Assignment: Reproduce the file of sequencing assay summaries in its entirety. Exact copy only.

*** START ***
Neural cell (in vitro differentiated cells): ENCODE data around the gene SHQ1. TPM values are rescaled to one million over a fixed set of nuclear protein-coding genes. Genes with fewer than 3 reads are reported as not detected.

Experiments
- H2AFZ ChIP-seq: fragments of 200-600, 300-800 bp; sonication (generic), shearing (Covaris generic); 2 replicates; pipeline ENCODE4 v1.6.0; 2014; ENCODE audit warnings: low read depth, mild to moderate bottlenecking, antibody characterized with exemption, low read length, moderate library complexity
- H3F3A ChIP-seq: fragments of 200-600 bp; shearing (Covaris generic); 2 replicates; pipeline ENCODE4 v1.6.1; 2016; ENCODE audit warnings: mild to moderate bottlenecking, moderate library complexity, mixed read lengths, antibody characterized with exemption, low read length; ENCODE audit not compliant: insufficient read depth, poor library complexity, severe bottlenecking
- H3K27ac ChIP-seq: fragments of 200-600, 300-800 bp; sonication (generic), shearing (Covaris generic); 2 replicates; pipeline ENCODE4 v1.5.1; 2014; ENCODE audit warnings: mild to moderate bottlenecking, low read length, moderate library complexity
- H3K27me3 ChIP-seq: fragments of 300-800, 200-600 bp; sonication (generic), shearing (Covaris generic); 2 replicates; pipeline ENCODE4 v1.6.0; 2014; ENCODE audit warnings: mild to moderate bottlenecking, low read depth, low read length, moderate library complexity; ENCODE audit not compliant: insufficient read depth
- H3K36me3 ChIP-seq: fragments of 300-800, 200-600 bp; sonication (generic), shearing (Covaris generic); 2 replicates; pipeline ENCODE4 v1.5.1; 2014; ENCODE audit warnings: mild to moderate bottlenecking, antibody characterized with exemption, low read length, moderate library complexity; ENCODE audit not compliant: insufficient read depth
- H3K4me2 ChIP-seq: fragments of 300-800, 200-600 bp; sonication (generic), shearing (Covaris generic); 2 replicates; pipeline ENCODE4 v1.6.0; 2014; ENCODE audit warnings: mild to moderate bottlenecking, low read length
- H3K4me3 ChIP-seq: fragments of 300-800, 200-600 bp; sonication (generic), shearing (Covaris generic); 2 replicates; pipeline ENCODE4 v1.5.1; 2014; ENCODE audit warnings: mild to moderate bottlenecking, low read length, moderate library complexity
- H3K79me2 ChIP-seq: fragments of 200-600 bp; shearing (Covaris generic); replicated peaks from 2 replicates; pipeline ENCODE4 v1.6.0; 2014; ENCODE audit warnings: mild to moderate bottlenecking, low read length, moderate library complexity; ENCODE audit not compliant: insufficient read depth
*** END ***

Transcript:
Neural cell (in vitro differentiated cells): ENCODE data around the gene SHQ1. TPM values are rescaled to one million over a fixed set of nuclear protein-coding genes. Genes with fewer than 3 reads are reported as not detected.

Experiments
- H2AFZ ChIP-seq: fragments of 200-600, 300-800 bp; sonication (generic), shearing (Covaris generic); 2 replicates; pipeline ENCODE4 v1.6.0; 2014; ENCODE audit warnings: low read depth, mild to moderate bottlenecking, antibody characterized with exemption, low read length, moderate library complexity
- H3F3A ChIP-seq: fragments of 200-600 bp; shearing (Covaris generic); 2 replicates; pipeline ENCODE4 v1.6.1; 2016; ENCODE audit warnings: mild to moderate bottlenecking, moderate library complexity, mixed read lengths, antibody characterized with exemption, low read length; ENCODE audit not compliant: insufficient read depth, poor library complexity, severe bottlenecking
- H3K27ac ChIP-seq: fragments of 200-600, 300-800 bp; sonication (generic), shearing (Covaris generic); 2 replicates; pipeline ENCODE4 v1.5.1; 2014; ENCODE audit warnings: mild to moderate bottlenecking, low read length, moderate library complexity
- H3K27me3 ChIP-seq: fragments of 300-800, 200-600 bp; sonication (generic), shearing (Covaris generic); 2 replicates; pipeline ENCODE4 v1.6.0; 2014; ENCODE audit warnings: mild to moderate bottlenecking, low read depth, low read length, moderate library complexity; ENCODE audit not compliant: insufficient read depth
- H3K36me3 ChIP-seq: fragments of 300-800, 200-600 bp; sonication (generic), shearing (Covaris generic); 2 replicates; pipeline ENCODE4 v1.5.1; 2014; ENCODE audit warnings: mild to moderate bottlenecking, antibody characterized with exemption, low read length, moderate library complexity; ENCODE audit not compliant: insufficient read depth
- H3K4me2 ChIP-seq: fragments of 300-800, 200-600 bp; sonication (generic), shearing (Covaris generic); 2 replicates; pipeline ENCODE4 v1.6.0; 2014; ENCODE audit warnings: mild to moderate bottlenecking, low read length
- H3K4me3 ChIP-seq: fragments of 300-800, 200-600 bp; sonication (generic), shearing (Covaris generic); 2 replicates; pipeline ENCODE4 v1.5.1; 2014; ENCODE audit warnings: mild to moderate bottlenecking, low read length, moderate library complexity
- H3K79me2 ChIP-seq: fragments of 200-600 bp; shearing (Covaris generic); replicated peaks from 2 replicates; pipeline ENCODE4 v1.6.0; 2014; ENCODE audit warnings: mild to moderate bottlenecking, low read length, moderate library complexity; ENCODE audit not compliant: insufficient read depth